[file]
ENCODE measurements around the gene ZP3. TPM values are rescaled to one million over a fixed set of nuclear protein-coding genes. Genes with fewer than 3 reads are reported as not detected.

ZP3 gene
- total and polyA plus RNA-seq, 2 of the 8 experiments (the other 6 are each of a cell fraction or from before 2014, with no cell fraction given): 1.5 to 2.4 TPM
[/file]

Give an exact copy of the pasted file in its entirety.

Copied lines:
ENCODE measurements around the gene ZP3. TPM values are rescaled to one million over a fixed set of nuclear protein-coding genes. Genes with fewer than 3 reads are reported as not detected.

ZP3 gene
- total and polyA plus RNA-seq, 2 of the 8 experiments (the other 6 are each of a cell fraction or from before 2014, with no cell fraction given): 1.5 to 2.4 TPM